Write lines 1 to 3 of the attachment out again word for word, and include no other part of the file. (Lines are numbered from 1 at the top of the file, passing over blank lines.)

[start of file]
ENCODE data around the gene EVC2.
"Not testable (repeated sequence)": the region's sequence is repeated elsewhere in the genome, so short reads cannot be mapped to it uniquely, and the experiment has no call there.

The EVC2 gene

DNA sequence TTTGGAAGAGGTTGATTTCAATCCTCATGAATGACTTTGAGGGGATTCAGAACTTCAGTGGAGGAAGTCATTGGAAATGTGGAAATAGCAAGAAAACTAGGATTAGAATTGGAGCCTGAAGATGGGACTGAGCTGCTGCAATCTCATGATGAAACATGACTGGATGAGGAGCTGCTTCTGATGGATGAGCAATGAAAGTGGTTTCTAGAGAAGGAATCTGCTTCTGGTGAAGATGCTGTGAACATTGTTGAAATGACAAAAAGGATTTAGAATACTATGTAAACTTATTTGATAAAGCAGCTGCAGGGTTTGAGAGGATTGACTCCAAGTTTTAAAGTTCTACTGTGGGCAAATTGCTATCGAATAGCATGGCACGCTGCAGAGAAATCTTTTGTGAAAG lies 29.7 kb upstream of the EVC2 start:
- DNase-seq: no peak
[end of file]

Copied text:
ENCODE data around the gene EVC2.
"Not testable (repeated sequence)": the region's sequence is repeated elsewhere in the genome, so short reads cannot be mapped to it uniquely, and the experiment has no call there.

The EVC2 gene